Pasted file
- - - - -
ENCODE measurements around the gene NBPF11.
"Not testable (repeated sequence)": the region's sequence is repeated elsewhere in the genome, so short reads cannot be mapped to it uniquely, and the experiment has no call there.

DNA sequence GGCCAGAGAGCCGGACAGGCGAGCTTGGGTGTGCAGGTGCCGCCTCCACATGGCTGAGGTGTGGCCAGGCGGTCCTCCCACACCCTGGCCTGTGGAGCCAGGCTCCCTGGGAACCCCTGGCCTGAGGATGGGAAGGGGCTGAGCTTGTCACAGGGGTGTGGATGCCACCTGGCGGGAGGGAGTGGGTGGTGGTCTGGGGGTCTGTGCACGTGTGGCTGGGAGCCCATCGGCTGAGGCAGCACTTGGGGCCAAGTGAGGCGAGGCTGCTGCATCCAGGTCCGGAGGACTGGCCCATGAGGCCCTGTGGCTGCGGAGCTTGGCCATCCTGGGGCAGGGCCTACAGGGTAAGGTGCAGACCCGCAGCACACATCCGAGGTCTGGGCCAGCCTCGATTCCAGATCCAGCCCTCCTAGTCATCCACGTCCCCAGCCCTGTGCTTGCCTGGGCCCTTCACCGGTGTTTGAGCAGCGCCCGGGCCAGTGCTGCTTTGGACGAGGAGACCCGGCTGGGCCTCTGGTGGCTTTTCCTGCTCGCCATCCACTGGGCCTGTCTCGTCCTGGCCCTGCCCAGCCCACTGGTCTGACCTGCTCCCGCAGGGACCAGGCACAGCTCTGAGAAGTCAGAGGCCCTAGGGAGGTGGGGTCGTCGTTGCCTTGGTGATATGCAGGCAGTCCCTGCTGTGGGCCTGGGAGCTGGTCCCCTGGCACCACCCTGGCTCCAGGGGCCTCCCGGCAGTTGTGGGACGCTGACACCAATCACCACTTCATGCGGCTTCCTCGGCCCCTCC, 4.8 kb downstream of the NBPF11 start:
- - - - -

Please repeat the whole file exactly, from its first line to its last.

ENCODE measurements around the gene NBPF11.
"Not testable (repeated sequence)": the region's sequence is repeated elsewhere in the genome, so short reads cannot be mapped to it uniquely, and the experiment has no call there.

DNA sequence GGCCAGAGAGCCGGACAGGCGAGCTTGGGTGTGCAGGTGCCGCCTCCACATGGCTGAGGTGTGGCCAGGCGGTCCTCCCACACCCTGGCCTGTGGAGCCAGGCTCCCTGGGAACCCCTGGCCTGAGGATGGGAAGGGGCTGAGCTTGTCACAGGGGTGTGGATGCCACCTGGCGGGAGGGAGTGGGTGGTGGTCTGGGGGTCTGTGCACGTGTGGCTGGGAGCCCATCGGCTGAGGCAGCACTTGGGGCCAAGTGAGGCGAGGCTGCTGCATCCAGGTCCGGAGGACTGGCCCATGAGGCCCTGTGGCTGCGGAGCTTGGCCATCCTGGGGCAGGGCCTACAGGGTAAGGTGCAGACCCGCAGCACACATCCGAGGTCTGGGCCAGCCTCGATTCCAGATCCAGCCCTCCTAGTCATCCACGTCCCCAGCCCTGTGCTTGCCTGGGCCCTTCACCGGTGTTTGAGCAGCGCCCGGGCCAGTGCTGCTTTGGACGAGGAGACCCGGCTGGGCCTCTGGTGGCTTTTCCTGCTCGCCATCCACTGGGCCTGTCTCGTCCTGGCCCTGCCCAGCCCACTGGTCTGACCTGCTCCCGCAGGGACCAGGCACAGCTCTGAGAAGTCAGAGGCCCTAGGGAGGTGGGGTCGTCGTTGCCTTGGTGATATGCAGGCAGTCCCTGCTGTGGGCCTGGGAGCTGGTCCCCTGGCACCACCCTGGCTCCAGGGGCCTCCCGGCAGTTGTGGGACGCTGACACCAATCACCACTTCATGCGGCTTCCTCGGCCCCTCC, 4.8 kb downstream of the NBPF11 start: